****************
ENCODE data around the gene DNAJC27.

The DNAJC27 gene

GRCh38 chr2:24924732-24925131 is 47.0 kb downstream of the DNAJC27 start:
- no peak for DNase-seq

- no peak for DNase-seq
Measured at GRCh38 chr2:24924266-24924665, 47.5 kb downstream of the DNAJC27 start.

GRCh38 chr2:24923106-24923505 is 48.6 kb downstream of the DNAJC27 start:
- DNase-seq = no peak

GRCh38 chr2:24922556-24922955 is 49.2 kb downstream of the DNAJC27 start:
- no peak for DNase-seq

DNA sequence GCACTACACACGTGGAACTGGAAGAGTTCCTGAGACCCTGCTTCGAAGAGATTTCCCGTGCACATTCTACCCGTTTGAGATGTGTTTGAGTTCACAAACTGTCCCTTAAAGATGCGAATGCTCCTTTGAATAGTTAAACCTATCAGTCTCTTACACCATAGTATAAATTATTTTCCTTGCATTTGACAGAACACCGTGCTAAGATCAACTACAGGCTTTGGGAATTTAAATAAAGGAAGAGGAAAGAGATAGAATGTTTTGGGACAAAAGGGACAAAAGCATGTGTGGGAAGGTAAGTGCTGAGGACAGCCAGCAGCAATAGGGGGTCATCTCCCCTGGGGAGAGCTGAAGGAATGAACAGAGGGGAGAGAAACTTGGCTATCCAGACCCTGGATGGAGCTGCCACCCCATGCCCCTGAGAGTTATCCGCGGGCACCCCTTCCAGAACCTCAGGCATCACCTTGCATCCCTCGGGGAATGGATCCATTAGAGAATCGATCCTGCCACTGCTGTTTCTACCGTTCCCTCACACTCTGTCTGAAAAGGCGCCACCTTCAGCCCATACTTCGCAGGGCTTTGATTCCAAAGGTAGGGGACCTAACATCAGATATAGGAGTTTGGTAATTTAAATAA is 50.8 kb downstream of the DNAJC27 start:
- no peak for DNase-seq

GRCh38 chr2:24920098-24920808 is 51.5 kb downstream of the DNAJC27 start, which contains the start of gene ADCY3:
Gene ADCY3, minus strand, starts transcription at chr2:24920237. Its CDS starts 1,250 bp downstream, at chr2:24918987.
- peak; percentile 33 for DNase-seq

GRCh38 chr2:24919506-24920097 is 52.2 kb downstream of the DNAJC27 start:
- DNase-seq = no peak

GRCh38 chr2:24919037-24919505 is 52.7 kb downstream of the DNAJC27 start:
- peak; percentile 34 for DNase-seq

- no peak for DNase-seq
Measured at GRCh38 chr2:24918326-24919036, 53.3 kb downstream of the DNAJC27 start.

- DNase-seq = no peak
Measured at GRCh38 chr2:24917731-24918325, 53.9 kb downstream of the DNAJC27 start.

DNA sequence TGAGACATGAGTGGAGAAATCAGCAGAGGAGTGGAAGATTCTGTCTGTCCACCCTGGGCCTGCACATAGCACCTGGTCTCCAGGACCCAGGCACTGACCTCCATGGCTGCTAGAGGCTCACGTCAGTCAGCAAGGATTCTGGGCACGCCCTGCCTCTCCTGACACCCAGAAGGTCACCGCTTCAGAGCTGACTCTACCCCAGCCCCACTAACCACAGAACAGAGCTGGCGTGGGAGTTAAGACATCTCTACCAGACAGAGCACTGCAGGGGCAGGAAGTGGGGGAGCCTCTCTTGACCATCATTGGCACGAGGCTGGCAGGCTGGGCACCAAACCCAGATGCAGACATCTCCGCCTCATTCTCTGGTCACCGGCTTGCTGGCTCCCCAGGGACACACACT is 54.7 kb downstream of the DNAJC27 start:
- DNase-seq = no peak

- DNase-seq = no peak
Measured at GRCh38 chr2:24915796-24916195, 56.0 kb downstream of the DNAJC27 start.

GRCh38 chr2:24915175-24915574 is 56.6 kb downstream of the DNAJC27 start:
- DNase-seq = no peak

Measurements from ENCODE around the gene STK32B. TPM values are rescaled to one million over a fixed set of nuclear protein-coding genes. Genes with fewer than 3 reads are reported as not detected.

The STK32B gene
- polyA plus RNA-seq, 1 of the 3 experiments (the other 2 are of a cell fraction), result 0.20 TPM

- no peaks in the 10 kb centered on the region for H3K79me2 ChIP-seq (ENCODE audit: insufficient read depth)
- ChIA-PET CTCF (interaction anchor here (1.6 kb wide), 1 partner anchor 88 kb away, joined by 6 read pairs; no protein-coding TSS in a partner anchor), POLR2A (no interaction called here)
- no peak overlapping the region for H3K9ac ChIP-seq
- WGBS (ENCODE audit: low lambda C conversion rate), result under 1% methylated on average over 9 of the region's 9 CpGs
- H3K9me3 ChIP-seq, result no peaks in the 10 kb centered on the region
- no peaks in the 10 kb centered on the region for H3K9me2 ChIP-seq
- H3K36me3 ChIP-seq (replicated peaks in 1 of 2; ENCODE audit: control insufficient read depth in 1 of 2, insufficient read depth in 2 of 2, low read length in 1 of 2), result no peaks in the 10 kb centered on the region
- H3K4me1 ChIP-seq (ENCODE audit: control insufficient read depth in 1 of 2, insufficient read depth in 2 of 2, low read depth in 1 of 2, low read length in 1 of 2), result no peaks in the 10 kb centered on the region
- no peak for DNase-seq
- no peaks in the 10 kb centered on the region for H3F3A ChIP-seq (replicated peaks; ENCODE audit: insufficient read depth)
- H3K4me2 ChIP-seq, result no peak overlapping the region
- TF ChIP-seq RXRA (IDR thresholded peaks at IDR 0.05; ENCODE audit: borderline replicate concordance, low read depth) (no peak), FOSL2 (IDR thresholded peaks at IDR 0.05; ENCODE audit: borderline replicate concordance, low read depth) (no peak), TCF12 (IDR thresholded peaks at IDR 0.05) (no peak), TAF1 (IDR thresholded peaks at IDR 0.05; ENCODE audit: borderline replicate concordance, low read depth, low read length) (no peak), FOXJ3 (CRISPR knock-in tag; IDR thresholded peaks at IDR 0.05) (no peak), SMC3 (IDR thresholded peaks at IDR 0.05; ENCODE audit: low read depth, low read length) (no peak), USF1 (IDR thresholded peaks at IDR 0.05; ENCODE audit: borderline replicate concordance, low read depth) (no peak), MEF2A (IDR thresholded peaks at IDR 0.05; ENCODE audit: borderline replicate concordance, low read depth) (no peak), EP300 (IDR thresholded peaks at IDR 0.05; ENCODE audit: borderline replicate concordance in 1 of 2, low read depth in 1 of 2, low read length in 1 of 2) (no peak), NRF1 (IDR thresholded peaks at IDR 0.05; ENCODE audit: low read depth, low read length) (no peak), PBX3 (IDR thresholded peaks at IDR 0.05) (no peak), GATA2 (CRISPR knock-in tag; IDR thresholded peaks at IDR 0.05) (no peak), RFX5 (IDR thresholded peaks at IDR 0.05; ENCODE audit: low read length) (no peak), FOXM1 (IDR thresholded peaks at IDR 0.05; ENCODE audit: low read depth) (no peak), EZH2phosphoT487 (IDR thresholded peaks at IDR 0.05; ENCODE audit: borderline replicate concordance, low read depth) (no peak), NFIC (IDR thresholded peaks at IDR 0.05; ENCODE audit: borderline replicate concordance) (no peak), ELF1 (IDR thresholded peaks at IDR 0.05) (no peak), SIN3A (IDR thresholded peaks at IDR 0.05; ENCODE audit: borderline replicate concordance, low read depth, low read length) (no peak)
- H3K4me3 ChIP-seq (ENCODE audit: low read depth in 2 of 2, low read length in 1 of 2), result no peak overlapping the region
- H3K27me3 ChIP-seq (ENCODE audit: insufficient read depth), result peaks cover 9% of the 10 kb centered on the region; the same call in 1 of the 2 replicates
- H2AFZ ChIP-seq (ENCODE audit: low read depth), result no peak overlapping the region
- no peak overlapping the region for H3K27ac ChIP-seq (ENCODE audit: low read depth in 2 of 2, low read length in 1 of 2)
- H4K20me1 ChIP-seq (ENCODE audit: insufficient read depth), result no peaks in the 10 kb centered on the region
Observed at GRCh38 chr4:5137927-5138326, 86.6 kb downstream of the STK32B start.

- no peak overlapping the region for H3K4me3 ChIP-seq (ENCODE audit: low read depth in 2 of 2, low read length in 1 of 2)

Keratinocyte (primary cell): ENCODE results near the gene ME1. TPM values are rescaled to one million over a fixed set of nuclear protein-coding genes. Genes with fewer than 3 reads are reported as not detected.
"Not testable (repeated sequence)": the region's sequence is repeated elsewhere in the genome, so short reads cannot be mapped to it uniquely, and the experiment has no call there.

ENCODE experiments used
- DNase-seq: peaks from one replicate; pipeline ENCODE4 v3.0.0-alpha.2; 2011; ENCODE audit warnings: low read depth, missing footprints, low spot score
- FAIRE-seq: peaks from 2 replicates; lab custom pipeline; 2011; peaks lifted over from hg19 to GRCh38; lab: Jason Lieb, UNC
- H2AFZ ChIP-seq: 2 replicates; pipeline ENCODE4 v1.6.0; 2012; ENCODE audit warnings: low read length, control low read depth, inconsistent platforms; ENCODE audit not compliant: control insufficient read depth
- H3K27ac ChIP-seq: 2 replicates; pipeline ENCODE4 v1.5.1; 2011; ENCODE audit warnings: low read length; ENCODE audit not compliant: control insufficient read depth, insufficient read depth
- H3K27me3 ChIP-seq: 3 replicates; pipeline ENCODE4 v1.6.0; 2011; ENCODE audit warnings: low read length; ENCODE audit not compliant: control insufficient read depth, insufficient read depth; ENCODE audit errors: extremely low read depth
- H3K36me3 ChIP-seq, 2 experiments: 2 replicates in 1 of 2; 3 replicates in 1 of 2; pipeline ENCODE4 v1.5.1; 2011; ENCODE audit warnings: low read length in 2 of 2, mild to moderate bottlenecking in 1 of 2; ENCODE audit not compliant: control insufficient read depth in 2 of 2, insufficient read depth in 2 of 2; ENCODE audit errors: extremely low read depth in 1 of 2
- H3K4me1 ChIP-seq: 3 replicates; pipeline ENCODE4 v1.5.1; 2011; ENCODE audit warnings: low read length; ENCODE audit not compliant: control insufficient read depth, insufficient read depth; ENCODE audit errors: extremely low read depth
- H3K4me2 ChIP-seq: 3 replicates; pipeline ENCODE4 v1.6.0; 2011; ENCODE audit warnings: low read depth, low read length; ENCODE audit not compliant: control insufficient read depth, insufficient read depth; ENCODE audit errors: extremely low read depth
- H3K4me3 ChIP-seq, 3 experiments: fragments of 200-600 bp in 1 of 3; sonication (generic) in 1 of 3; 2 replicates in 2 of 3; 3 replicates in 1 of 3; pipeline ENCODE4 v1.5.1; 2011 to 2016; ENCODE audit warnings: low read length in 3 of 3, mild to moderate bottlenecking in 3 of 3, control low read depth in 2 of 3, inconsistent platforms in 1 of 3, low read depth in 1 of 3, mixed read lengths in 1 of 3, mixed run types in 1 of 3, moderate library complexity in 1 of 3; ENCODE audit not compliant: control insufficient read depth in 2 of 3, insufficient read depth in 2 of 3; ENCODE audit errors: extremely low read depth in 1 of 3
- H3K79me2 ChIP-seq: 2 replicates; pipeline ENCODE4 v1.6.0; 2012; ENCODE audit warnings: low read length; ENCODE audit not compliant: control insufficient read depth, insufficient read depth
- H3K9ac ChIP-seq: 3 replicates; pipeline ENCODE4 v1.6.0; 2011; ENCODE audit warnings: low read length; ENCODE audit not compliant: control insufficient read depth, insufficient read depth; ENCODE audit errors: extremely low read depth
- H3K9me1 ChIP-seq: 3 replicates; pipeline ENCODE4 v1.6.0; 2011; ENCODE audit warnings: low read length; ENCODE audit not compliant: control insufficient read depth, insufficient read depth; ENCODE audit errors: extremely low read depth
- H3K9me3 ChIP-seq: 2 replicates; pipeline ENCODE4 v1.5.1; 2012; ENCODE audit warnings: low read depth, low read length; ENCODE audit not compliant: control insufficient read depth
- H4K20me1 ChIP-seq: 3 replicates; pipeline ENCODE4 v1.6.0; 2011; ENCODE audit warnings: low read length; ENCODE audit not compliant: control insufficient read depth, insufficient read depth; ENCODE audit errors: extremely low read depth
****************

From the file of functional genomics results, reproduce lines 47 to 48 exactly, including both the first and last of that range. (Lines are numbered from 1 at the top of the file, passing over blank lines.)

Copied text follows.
- H2AFZ ChIP-seq (ENCODE audit: low read depth), result no peak overlapping the region
- no peak overlapping the region for H3K27ac ChIP-seq (ENCODE audit: low read depth in 2 of 2, low read length in 1 of 2)